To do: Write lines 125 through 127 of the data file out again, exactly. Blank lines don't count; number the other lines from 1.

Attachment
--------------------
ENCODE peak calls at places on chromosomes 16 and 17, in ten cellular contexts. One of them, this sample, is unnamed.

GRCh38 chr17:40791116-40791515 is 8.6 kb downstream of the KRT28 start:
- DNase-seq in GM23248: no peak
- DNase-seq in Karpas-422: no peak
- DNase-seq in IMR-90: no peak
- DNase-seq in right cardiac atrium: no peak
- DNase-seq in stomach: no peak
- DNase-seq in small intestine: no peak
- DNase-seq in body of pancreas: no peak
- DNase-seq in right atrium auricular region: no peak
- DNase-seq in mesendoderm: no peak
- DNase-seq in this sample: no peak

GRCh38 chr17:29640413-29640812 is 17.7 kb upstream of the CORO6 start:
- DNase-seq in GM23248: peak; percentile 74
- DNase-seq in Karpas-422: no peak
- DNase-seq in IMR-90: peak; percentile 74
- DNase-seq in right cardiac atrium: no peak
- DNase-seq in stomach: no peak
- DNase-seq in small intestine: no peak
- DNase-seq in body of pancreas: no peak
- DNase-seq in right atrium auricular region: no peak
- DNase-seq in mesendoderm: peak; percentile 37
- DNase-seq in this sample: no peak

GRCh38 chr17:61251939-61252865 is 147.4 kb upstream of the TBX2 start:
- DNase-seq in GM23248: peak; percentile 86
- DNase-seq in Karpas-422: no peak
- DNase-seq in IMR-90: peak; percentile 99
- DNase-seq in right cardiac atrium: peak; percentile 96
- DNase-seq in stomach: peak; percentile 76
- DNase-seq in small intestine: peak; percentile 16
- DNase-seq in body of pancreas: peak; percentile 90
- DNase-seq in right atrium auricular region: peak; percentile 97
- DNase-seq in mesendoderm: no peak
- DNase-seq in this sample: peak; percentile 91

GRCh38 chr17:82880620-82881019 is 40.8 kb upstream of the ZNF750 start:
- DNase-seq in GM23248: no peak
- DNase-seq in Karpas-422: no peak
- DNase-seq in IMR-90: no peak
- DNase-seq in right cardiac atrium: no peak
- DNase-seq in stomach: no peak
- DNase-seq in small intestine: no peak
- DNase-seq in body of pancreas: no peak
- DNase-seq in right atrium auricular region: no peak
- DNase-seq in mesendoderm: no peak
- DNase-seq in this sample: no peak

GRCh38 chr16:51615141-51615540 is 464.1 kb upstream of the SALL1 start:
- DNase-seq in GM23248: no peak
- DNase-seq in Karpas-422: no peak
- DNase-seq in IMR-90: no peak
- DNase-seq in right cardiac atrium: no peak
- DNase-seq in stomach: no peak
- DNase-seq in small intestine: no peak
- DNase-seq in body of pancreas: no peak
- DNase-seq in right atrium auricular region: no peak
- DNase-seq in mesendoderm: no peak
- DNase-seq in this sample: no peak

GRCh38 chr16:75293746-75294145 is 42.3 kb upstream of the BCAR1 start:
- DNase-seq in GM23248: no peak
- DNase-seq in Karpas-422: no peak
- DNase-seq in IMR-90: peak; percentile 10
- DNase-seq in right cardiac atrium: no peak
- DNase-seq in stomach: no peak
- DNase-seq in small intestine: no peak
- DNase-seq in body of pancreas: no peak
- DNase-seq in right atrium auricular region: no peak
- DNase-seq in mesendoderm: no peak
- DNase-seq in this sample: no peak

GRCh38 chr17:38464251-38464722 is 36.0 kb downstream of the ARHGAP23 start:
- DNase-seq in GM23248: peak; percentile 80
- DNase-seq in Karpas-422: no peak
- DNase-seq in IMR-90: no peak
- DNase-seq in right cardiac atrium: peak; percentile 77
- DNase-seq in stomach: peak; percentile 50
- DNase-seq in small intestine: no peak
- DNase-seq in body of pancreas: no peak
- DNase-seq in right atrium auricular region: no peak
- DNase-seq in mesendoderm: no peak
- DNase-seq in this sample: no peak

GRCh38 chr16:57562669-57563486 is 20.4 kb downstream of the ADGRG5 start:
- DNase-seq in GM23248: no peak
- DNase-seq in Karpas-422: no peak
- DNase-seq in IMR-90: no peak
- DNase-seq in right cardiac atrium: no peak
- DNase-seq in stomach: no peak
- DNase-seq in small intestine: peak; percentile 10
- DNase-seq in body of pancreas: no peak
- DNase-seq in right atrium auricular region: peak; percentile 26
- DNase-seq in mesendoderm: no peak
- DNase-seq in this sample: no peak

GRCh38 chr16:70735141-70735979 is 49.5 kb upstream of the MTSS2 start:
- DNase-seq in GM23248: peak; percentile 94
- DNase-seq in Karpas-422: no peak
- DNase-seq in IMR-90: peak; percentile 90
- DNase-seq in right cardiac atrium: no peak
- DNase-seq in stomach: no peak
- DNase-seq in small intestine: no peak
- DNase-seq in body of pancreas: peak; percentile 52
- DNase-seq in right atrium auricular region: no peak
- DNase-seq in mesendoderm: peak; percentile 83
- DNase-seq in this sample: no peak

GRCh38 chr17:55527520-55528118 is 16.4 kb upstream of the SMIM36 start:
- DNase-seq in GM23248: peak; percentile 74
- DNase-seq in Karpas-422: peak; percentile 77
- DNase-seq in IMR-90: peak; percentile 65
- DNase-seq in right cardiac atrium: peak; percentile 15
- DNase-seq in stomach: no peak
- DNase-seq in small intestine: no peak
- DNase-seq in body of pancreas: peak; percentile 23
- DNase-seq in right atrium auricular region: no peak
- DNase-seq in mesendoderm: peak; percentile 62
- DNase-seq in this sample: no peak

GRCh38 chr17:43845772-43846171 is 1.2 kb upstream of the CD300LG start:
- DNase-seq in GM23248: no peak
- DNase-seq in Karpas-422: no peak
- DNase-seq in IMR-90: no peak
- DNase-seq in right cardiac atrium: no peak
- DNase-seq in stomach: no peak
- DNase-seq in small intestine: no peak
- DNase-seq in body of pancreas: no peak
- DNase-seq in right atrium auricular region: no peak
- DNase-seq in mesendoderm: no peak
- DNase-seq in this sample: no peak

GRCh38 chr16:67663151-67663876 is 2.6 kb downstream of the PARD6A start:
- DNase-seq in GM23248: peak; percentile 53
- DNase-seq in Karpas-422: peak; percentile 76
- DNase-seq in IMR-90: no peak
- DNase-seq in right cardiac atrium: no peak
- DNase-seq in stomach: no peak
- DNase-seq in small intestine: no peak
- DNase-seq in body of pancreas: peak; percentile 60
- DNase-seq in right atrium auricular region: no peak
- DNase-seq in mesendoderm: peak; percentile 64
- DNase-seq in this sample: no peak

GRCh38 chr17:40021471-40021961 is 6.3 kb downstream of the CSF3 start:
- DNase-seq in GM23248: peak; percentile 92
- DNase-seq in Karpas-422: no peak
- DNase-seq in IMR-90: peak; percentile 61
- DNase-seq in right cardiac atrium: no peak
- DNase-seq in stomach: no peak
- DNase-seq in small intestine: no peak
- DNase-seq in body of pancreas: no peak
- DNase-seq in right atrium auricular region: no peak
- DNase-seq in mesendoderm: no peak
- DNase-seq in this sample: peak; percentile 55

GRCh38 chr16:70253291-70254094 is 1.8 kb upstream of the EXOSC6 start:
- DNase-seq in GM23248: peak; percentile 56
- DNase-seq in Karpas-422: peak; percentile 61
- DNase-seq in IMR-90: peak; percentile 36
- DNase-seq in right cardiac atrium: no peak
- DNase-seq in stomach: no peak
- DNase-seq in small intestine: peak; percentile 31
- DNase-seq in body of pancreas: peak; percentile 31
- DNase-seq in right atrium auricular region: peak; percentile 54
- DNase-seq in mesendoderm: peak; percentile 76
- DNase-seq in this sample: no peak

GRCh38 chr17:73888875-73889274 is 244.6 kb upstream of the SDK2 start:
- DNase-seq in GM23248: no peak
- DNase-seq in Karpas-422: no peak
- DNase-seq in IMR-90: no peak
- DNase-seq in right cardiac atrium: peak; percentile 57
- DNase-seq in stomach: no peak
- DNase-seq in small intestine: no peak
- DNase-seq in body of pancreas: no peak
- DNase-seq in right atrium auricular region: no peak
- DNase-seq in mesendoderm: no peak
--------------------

- DNase-seq in Karpas-422: peak; percentile 76
- DNase-seq in IMR-90: no peak
- DNase-seq in right cardiac atrium: no peak